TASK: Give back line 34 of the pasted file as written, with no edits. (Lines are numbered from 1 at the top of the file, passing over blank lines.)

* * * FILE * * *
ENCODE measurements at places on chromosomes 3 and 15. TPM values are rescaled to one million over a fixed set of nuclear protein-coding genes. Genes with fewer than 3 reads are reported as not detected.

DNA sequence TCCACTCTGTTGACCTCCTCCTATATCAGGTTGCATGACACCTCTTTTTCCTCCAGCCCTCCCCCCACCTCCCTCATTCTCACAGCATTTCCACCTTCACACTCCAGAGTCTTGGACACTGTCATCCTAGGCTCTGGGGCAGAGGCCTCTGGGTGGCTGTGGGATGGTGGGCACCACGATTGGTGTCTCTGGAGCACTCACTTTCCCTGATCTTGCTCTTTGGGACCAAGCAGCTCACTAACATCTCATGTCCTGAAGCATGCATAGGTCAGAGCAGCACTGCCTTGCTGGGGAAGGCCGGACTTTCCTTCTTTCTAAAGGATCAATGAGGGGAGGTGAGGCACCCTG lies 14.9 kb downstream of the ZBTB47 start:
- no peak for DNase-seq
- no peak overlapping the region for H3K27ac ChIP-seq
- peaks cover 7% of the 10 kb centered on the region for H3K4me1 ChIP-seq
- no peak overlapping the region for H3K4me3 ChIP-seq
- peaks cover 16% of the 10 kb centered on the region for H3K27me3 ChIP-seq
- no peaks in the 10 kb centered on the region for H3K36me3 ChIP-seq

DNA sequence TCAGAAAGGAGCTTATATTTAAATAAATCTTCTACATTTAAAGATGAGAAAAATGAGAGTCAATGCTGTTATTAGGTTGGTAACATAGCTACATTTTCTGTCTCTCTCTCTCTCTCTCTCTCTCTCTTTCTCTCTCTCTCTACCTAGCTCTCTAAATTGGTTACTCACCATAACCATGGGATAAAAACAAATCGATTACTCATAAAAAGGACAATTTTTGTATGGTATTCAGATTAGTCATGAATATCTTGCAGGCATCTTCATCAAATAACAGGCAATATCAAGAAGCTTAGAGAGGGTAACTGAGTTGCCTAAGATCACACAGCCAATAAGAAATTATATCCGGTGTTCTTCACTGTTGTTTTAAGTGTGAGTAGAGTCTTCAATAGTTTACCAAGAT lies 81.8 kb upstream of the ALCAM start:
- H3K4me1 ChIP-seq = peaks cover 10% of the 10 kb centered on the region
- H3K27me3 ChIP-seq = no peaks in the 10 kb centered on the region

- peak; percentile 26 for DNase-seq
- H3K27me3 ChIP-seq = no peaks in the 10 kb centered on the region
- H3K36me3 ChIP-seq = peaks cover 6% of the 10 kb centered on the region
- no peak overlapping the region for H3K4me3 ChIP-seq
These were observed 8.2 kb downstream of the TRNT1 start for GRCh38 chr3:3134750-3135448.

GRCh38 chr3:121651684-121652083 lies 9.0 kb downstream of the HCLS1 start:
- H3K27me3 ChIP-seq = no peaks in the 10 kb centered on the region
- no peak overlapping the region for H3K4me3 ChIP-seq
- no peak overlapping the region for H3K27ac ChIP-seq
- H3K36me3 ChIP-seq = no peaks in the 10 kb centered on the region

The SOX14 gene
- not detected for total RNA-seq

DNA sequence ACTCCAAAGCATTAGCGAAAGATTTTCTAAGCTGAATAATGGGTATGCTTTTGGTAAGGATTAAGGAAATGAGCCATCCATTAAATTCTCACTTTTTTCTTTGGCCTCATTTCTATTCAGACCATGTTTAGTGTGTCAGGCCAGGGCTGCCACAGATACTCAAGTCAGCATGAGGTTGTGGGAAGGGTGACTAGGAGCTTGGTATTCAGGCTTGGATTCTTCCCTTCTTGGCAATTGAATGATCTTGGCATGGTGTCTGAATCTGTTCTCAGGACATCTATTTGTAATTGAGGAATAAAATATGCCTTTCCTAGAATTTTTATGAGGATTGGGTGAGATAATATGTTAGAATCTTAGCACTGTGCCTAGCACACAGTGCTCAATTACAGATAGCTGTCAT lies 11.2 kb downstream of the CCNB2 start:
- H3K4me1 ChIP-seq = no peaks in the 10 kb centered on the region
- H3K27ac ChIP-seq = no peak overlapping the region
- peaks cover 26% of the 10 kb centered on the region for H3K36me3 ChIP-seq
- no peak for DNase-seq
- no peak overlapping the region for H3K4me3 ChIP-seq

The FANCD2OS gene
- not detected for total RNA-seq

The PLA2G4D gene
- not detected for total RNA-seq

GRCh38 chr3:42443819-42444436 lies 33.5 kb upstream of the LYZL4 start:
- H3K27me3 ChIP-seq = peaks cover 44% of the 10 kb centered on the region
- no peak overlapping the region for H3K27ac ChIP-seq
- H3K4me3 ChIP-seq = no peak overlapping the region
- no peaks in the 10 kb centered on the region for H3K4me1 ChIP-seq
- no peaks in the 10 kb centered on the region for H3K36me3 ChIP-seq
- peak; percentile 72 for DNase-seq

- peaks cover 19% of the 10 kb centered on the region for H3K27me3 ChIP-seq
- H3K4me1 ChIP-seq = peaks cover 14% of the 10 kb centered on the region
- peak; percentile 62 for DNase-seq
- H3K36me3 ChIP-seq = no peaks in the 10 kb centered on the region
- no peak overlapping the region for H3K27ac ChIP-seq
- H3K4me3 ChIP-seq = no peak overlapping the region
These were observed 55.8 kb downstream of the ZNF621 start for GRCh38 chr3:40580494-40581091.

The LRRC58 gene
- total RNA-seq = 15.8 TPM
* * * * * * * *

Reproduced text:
GRCh38 chr3:42443819-42444436 lies 33.5 kb upstream of the LYZL4 start: